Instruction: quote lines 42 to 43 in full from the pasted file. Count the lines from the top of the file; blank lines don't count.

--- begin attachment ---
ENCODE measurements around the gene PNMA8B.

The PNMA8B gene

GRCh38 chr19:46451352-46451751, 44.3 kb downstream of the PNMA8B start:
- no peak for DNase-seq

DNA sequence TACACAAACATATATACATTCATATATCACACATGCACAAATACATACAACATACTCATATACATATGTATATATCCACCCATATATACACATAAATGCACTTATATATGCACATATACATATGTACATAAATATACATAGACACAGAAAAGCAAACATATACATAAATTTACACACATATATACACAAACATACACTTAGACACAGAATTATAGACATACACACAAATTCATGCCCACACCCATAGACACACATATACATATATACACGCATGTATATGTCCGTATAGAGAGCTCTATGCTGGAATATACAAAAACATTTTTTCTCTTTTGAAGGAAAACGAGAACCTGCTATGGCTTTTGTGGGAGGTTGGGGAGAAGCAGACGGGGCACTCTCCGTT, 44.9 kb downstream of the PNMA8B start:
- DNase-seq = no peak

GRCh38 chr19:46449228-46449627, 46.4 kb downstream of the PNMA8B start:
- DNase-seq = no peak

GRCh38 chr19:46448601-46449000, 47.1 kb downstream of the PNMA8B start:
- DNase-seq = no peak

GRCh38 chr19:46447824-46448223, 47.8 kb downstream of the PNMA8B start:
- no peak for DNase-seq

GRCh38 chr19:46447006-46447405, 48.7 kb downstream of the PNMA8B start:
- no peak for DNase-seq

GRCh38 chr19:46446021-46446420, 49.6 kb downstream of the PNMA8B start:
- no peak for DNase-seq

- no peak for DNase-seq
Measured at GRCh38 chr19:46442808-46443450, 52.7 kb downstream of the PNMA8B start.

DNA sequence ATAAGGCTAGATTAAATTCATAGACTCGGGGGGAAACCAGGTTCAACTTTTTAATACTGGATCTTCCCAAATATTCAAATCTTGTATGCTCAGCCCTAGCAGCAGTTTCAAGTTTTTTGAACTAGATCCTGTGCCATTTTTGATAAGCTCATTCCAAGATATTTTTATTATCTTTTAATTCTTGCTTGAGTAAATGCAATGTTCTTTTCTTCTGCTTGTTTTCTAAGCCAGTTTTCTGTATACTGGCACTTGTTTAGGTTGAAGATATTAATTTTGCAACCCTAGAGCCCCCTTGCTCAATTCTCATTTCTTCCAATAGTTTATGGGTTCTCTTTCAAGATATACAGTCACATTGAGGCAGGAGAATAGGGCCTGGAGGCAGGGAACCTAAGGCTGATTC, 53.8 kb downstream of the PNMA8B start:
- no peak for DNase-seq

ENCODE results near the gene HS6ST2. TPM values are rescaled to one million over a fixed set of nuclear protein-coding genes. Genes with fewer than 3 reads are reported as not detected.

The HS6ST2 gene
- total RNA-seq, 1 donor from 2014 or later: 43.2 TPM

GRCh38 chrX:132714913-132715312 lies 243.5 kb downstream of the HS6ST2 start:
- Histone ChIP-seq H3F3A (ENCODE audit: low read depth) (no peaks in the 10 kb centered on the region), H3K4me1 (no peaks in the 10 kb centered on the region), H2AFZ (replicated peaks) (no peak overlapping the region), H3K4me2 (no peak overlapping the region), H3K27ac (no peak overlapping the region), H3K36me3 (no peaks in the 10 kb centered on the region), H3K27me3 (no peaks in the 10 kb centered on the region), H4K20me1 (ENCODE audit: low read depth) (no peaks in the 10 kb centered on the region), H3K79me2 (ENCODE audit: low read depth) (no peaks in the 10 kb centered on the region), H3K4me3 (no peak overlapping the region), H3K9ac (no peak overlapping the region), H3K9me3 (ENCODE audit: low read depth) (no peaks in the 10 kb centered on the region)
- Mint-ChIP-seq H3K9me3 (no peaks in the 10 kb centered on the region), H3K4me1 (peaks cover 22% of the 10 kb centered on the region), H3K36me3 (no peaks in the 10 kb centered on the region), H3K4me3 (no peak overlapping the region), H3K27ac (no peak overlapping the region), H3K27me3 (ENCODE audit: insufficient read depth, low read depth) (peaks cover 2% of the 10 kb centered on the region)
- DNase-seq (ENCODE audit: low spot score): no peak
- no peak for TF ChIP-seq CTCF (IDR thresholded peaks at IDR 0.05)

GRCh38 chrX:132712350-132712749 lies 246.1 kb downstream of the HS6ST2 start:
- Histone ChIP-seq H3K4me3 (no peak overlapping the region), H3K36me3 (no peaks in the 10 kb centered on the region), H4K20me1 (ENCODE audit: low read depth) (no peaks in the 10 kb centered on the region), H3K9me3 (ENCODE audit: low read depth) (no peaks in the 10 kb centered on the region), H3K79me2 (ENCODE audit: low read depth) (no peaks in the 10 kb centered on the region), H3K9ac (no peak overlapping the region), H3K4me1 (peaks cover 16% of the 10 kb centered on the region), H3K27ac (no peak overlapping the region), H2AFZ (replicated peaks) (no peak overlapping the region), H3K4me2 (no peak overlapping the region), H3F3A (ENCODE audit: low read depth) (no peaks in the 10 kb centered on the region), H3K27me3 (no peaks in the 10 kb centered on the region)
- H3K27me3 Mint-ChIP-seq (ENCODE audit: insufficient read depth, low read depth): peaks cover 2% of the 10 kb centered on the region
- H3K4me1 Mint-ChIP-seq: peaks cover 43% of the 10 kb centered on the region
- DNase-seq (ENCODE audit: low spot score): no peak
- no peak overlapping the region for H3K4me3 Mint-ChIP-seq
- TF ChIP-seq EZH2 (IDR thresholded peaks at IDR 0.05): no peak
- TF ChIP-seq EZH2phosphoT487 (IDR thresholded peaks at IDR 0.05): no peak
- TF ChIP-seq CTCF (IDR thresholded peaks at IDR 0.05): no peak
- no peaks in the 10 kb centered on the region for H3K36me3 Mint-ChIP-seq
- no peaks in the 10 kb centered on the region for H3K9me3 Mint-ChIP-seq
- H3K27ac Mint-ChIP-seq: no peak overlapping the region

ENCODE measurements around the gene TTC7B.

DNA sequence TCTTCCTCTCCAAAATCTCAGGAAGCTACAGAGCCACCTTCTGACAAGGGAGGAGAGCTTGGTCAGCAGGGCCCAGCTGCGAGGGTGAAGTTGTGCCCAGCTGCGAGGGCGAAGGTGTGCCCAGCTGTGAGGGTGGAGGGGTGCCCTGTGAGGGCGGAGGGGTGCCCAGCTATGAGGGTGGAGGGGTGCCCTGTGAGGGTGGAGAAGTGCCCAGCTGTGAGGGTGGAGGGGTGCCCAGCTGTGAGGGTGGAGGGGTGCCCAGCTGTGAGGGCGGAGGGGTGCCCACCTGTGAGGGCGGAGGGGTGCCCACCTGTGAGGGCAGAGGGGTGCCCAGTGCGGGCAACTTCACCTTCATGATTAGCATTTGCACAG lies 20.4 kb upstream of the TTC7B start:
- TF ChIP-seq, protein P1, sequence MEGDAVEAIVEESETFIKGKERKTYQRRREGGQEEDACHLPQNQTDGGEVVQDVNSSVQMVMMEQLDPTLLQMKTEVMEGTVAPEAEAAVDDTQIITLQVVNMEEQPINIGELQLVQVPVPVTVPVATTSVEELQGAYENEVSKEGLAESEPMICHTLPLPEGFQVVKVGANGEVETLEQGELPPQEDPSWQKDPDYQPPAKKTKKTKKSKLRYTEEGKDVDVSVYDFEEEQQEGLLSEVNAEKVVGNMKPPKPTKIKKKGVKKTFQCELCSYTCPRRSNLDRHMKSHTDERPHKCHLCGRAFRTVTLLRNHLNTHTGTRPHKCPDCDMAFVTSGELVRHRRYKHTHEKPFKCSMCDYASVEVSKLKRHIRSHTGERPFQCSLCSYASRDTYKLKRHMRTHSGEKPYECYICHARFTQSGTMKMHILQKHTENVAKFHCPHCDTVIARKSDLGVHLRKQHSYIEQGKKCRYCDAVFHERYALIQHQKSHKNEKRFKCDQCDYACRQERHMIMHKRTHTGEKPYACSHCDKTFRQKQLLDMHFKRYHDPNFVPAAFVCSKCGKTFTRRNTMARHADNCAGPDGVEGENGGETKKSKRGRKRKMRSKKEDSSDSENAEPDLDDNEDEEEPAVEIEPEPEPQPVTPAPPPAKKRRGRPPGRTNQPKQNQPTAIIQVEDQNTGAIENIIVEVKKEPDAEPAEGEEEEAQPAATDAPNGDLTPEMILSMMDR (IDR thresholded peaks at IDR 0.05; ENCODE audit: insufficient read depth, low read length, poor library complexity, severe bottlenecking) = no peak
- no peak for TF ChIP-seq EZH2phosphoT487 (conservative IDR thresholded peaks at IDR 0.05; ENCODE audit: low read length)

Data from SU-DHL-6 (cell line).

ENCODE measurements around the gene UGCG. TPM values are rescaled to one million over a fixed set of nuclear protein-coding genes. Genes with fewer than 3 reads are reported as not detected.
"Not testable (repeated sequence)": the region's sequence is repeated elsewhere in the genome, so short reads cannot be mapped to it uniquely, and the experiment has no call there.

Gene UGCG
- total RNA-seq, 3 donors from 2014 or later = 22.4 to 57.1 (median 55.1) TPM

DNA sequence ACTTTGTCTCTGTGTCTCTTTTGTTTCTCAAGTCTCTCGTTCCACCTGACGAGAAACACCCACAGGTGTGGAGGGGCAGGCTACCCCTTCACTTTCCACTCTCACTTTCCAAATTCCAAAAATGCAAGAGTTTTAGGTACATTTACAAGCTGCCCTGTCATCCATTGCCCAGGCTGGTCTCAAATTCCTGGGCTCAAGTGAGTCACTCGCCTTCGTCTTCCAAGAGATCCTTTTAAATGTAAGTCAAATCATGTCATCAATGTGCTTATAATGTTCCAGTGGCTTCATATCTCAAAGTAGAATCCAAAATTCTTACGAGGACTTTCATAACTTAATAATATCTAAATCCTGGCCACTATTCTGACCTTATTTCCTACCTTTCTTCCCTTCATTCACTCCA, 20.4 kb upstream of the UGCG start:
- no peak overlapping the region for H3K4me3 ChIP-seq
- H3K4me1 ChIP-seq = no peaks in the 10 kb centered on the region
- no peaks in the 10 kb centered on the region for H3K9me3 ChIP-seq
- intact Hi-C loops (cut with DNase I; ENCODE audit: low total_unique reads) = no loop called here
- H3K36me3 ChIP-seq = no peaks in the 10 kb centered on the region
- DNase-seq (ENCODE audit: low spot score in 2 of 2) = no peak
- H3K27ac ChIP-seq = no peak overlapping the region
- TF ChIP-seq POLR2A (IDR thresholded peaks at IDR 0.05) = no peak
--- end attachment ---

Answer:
DNA sequence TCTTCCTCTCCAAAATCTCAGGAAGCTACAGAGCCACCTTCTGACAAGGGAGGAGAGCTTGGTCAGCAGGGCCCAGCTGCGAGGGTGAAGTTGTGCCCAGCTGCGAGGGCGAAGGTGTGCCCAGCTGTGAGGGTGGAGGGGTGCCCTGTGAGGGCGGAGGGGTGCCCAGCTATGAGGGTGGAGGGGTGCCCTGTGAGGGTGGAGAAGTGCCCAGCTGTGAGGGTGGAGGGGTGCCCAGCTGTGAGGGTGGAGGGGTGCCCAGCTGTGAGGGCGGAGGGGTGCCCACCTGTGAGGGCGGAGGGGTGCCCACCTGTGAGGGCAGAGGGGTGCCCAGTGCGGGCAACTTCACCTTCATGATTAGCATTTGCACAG lies 20.4 kb upstream of the TTC7B start:
- TF ChIP-seq, protein P1, sequence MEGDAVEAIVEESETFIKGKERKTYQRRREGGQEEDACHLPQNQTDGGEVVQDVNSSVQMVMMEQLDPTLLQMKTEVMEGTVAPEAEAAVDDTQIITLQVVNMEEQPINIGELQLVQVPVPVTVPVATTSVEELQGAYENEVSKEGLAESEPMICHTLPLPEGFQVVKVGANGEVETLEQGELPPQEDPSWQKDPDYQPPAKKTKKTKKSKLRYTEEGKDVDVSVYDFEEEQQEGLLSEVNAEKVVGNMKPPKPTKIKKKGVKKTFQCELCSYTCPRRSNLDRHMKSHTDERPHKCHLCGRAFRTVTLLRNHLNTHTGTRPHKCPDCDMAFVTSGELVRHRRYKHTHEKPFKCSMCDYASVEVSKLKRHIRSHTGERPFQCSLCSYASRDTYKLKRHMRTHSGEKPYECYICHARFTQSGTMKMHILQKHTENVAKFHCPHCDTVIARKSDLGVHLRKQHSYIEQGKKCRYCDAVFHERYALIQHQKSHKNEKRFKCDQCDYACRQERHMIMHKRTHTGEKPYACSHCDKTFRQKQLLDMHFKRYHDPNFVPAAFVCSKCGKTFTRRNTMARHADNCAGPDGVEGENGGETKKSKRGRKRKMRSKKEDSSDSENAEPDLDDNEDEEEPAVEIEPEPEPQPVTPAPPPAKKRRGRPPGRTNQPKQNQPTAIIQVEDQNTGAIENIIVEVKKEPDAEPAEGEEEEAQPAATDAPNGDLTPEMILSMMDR (IDR thresholded peaks at IDR 0.05; ENCODE audit: insufficient read depth, low read length, poor library complexity, severe bottlenecking) = no peak